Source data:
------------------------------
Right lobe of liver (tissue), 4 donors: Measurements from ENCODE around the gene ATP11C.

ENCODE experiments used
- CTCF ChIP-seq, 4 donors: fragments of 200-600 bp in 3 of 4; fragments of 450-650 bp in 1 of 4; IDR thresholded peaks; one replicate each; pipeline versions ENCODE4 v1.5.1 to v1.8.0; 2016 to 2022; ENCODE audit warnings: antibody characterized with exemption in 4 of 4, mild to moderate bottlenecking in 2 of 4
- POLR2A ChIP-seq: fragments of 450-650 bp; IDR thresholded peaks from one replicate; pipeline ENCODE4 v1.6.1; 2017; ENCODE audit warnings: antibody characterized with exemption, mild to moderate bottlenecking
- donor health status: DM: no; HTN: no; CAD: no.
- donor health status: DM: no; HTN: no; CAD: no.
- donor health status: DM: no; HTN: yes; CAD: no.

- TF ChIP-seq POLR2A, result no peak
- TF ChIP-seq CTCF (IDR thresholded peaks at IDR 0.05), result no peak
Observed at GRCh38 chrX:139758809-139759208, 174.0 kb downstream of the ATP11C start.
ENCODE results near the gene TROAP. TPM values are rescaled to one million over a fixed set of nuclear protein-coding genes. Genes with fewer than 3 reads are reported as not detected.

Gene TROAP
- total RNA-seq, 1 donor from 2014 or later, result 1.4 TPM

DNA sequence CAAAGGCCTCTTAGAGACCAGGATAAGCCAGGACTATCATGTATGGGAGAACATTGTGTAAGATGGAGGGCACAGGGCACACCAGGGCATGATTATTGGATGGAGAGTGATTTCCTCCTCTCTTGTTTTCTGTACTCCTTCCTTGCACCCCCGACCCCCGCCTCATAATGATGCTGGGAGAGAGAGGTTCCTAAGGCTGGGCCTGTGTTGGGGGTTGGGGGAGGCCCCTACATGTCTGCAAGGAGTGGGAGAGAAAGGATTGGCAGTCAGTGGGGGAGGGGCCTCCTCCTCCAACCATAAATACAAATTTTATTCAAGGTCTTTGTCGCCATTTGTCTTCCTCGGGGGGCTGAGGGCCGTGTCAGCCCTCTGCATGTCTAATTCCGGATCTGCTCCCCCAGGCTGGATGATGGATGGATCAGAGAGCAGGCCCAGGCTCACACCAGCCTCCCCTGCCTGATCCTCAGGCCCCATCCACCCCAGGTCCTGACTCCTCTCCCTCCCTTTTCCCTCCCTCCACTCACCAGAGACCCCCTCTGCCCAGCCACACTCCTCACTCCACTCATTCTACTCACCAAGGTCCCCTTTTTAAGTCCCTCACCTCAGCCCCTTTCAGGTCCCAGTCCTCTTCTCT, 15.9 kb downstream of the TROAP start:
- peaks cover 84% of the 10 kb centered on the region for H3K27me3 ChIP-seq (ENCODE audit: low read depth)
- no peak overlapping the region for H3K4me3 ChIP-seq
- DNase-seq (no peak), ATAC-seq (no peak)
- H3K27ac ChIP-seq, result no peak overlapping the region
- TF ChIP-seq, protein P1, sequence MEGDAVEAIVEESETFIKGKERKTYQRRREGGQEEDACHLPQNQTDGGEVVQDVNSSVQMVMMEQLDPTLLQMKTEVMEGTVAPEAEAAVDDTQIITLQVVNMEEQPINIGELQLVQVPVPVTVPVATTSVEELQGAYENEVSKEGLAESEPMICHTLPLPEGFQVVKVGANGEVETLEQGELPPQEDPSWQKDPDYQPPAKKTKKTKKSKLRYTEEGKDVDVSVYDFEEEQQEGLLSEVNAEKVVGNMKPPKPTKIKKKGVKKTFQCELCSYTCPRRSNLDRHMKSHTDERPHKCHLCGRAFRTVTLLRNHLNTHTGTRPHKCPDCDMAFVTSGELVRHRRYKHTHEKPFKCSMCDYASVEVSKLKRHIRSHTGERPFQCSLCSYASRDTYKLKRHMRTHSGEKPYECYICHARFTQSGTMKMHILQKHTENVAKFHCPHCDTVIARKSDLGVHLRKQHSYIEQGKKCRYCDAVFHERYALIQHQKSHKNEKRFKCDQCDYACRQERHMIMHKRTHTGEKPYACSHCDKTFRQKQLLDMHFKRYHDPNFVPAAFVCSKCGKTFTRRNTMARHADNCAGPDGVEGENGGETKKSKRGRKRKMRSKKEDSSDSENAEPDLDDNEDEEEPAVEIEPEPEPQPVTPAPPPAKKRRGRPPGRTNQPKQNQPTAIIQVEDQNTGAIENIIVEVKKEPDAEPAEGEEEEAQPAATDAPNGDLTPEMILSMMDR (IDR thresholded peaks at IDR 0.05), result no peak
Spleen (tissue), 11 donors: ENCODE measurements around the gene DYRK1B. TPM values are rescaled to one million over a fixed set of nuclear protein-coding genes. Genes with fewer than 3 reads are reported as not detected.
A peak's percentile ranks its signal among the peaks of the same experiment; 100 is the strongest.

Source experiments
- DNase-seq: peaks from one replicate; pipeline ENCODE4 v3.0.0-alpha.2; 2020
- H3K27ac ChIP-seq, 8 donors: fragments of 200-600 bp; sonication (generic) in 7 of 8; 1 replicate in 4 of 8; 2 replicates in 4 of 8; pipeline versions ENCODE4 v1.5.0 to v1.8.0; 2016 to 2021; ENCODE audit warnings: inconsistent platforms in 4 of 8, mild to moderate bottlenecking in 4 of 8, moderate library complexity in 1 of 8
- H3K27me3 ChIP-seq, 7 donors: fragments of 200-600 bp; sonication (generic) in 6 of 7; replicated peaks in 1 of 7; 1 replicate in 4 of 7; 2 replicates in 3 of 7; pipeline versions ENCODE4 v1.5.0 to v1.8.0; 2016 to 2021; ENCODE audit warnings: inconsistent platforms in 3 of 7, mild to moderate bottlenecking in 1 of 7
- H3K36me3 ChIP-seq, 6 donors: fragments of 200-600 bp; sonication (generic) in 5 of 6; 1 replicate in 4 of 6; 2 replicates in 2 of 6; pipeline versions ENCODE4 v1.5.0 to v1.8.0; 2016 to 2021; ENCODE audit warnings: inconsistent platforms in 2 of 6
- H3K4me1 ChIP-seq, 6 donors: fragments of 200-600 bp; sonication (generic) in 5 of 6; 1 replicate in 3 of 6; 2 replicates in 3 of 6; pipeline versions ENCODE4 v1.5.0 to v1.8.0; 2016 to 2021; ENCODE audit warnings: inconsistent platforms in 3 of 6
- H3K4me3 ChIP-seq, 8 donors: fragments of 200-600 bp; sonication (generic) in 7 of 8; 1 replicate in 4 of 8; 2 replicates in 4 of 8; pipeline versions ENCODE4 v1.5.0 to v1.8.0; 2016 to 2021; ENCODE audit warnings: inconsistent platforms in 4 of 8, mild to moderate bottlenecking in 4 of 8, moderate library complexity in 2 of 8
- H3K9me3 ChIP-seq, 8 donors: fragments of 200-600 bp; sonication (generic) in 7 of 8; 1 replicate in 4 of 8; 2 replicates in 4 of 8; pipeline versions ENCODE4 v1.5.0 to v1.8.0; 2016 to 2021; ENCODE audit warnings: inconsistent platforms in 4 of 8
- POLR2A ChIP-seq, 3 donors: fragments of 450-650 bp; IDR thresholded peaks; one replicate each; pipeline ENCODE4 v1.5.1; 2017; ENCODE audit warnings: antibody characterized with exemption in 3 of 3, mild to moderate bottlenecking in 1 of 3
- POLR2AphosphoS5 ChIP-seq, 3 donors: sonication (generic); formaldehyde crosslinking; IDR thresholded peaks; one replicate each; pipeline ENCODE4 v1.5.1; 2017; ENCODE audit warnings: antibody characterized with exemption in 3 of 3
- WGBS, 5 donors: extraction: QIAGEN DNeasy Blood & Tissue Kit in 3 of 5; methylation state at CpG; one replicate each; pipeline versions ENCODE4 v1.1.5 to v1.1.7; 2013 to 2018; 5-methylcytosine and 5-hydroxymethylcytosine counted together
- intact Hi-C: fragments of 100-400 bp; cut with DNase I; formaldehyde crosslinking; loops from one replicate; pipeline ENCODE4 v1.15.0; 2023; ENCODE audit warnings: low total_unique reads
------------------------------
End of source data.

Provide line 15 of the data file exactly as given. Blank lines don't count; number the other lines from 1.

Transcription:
- peaks cover 84% of the 10 kb centered on the region for H3K27me3 ChIP-seq (ENCODE audit: low read depth)